2006: Kavanaugh discusses Roe v. Wade

At his 2006 confirmation hearing for the D.C. Circuit Court, Brett Kavanaugh was asked about the landmark abortion rights case.

Posted: Jul 11, 2018 8:32 AM
Updated: Jul 11, 2018 8:43 AM

Brett Kavanaugh is Donald Trump's nominee to fill Justice Anthony Kennedy's "swing" seat on the Supreme Court, known as such for how often his vote was the deciding one on behalf of either the liberal or conservative cohorts of the court on issues ranging from same-sex marriage to the travel ban.

With the Kavanaugh pick, many on the left are now concerned that a more conservative Supreme Court could result in harm to civil liberties and the rolling back of federal programs. While those concerns are not unreasonable, they shouldn't be apocalyptic. The reality is that gay marriage isn't going anywhere, Roe v. Wade will probably not be overturned, and a court with a Justice Kavanaugh could help rein in an executive branch that has become too powerful.

I am a libertarian, and Kennedy's votes aligned with my philosophy more often than any other justice's -- albeit often accompanied by somewhat inscrutable judicial opinions. In addition to his stalwart defenses of free speech (Texas v. Johnson) and federalism (NFIB v. Sebelius) Kennedy was the swing vote in all the major gay rights cases of the past 25 years. When Kennedy arrived on the bench in 1987, same-sex intimacy was illegal in many parts of the country. When he left, gay marriage was legal everywhere. That's a legacy for which he will be justly celebrated.

Yet Kennedy did not so much lead that parade rather than join it. The growing social acceptance of gay rights is one of the great civil rights stories of all time, and it didn't happen because the Supreme Court told us to do it. According to Pew, in 2001, 57% of Americans opposed gay marriage; in 2017 only 32% did.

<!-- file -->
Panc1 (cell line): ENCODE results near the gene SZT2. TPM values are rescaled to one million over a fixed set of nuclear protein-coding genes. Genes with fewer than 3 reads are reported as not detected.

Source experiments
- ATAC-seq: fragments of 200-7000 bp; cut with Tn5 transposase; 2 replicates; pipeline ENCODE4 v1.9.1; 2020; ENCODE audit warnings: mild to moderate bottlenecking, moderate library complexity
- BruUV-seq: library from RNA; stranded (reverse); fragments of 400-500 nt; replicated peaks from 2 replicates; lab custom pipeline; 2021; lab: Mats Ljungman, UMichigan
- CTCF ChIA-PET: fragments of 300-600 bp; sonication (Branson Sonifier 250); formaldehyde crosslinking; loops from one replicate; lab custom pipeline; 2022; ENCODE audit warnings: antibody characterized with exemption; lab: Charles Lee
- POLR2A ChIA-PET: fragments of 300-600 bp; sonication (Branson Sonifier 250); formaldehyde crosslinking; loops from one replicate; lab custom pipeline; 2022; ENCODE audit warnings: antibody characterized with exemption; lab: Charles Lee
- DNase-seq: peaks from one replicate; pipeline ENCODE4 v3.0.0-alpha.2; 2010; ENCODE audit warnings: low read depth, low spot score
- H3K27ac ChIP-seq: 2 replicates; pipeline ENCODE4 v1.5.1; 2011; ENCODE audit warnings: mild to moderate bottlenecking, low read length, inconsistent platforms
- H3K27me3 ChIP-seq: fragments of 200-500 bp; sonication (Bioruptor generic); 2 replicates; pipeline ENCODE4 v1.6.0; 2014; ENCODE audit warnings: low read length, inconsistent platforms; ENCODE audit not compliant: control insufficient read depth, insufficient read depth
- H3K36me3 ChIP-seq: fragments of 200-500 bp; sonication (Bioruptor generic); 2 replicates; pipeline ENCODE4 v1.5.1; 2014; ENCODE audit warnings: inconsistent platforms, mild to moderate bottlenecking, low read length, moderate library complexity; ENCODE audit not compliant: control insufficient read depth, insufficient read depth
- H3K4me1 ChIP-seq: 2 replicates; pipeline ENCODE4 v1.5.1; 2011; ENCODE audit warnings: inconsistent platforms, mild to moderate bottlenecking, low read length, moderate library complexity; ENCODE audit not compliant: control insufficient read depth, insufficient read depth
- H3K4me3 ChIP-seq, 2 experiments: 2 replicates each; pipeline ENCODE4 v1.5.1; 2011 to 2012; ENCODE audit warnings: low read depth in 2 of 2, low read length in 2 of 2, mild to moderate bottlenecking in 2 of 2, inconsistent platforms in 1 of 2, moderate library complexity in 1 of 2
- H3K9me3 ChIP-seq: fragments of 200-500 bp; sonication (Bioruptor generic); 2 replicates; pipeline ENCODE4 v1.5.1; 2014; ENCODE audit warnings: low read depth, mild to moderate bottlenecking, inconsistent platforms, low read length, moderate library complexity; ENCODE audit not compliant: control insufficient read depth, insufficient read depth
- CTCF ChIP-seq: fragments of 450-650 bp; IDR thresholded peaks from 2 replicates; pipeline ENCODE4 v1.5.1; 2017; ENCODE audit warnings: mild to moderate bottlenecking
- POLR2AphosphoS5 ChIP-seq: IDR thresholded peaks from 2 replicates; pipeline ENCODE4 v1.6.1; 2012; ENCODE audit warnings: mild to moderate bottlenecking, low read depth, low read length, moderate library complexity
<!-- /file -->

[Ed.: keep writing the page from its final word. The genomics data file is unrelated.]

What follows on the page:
Those numbers matter to justices, even ones like Kavanaugh. Disrupting expectations and going against widespread public opinion is not something that any justice is likely to do. Overturning gay marriage would require invalidating hundreds of thousands of marriages, and it would wreak havoc with tax statuses, inheritances, property ownership and dozens of other legal relationships that extend from marriage.

Moreover, overturning gay marriage would cause public opinion to shift against the Supreme Court, imperiling the legitimacy of an institution that depends upon the perception of legitimacy to function effectively. According to Gallup, the court hasn't had an approval rating over 50% since 2010. While justices should theoretically do their jobs without concern for public opinion, all the justices are aware that the court could suffer lasting institutional damage if public opinion falls to a level like Congress' dismal 19% approval rating.

No one is more aware of that than Chief Justice John Roberts, and there's no justice on the court that Kavanaugh resembles more than Roberts. Roberts' controversial vote upholding the Affordable Care Act could be explained as a vote to preserve the perceived legitimacy of the court. And, despite voting against gay marriage in Obergefell, Roberts joined a subsequent six-justice majority in smacking down the Arkansas Supreme Court when it seemed to be dragging its feet on implementing the decision. Obergefell was the law, even if he didn't vote for it, and Roberts thought it important that the court — his court — clearly tell the lower courts to follow it.

Even more conservative justices, such as the liberal bête noire Justice Antonin Scalia, were reticent to overturn settled precedent, disrupt expectations, and imperil the legitimacy of the court. Scalia had a theory that some precedents, even if wrong in his view, were so thoroughly a part of our law that justices shouldn't overturn them. As he quipped, "I am an originalist, not a nut." Kavanaugh is a judge who adheres to a similar mantra.

For all these reasons, Roe v. Wade is likely not in peril, either. Recent public opinion polls show that 57% of Americans believe abortion should be legal in all or most cases. Kavanaugh is perhaps the most mainstream conservative of any judge that Trump could have picked, and Scalia's philosophy of judicial restraint has become mainstream conservative thinking. Roe is likely safe.